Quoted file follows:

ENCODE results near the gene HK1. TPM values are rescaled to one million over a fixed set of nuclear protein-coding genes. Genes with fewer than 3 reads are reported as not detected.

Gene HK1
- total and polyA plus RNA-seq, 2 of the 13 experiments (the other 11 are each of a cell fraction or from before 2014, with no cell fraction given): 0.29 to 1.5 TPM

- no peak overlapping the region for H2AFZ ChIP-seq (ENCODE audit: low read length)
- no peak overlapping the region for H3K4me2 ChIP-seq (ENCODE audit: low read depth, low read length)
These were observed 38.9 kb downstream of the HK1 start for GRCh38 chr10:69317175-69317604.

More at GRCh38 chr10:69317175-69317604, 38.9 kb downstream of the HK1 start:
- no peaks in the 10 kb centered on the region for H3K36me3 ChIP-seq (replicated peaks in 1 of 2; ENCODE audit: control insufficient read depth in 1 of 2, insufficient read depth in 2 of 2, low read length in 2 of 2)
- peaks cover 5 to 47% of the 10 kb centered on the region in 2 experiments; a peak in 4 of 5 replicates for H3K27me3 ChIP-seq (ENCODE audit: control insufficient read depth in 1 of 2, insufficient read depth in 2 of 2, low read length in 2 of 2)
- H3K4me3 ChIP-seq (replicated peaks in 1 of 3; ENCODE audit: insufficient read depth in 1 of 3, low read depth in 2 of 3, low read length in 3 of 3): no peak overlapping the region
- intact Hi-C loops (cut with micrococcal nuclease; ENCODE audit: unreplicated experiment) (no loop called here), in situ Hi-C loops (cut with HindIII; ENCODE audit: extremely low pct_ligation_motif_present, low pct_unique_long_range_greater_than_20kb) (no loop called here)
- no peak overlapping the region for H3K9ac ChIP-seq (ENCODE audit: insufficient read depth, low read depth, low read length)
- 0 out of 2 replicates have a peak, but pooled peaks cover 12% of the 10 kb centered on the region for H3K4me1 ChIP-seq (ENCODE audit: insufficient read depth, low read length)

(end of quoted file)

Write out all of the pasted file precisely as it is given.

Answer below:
ENCODE results near the gene HK1. TPM values are rescaled to one million over a fixed set of nuclear protein-coding genes. Genes with fewer than 3 reads are reported as not detected.

Gene HK1
- total and polyA plus RNA-seq, 2 of the 13 experiments (the other 11 are each of a cell fraction or from before 2014, with no cell fraction given): 0.29 to 1.5 TPM

- no peak overlapping the region for H2AFZ ChIP-seq (ENCODE audit: low read length)
- no peak overlapping the region for H3K4me2 ChIP-seq (ENCODE audit: low read depth, low read length)
These were observed 38.9 kb downstream of the HK1 start for GRCh38 chr10:69317175-69317604.

More at GRCh38 chr10:69317175-69317604, 38.9 kb downstream of the HK1 start:
- no peaks in the 10 kb centered on the region for H3K36me3 ChIP-seq (replicated peaks in 1 of 2; ENCODE audit: control insufficient read depth in 1 of 2, insufficient read depth in 2 of 2, low read length in 2 of 2)
- peaks cover 5 to 47% of the 10 kb centered on the region in 2 experiments; a peak in 4 of 5 replicates for H3K27me3 ChIP-seq (ENCODE audit: control insufficient read depth in 1 of 2, insufficient read depth in 2 of 2, low read length in 2 of 2)
- H3K4me3 ChIP-seq (replicated peaks in 1 of 3; ENCODE audit: insufficient read depth in 1 of 3, low read depth in 2 of 3, low read length in 3 of 3): no peak overlapping the region
- intact Hi-C loops (cut with micrococcal nuclease; ENCODE audit: unreplicated experiment) (no loop called here), in situ Hi-C loops (cut with HindIII; ENCODE audit: extremely low pct_ligation_motif_present, low pct_unique_long_range_greater_than_20kb) (no loop called here)
- no peak overlapping the region for H3K9ac ChIP-seq (ENCODE audit: insufficient read depth, low read depth, low read length)
- 0 out of 2 replicates have a peak, but pooled peaks cover 12% of the 10 kb centered on the region for H3K4me1 ChIP-seq (ENCODE audit: insufficient read depth, low read length)